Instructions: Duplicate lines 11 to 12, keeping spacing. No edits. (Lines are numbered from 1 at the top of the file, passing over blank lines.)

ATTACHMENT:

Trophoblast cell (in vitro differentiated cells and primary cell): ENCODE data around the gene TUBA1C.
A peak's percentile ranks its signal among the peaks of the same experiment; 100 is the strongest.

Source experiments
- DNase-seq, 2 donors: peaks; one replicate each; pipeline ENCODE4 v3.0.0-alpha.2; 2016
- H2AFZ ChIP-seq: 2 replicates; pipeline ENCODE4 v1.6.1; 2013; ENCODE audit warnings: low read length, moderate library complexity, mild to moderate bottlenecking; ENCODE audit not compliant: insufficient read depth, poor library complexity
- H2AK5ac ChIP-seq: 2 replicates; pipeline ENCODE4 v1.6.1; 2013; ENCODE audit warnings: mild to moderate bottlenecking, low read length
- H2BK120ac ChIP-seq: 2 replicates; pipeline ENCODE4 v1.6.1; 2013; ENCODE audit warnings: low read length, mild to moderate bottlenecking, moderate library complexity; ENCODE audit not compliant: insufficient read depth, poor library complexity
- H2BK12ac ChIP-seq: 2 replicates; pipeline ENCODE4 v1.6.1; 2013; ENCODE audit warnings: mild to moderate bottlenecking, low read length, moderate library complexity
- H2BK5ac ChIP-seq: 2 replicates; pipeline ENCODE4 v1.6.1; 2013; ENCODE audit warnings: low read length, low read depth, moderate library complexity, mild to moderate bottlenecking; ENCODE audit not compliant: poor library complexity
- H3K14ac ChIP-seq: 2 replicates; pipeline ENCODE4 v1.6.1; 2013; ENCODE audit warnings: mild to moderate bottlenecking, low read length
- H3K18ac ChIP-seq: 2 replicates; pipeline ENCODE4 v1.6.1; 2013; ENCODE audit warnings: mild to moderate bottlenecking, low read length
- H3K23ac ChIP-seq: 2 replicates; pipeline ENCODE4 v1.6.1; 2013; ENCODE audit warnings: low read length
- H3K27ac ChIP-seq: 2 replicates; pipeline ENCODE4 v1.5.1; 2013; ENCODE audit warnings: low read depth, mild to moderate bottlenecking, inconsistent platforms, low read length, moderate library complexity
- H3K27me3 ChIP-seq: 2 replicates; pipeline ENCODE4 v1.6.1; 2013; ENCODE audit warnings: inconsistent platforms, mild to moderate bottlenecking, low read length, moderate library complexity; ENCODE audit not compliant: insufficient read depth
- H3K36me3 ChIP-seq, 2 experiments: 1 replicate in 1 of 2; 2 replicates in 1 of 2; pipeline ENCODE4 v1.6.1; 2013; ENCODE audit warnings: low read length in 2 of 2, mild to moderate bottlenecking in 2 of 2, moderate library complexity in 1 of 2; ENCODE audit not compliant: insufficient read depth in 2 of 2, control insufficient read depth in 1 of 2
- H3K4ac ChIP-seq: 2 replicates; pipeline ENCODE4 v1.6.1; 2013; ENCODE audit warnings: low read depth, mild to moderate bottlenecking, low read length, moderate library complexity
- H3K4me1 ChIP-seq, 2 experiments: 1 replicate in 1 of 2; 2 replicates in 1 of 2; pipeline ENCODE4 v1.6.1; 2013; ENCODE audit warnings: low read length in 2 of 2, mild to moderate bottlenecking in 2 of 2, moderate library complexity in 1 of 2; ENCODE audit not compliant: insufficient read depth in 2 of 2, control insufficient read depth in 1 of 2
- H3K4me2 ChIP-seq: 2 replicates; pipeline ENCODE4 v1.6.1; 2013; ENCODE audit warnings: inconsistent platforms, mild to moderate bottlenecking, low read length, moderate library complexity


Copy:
- H3K18ac ChIP-seq: 2 replicates; pipeline ENCODE4 v1.6.1; 2013; ENCODE audit warnings: mild to moderate bottlenecking, low read length
- H3K23ac ChIP-seq: 2 replicates; pipeline ENCODE4 v1.6.1; 2013; ENCODE audit warnings: low read length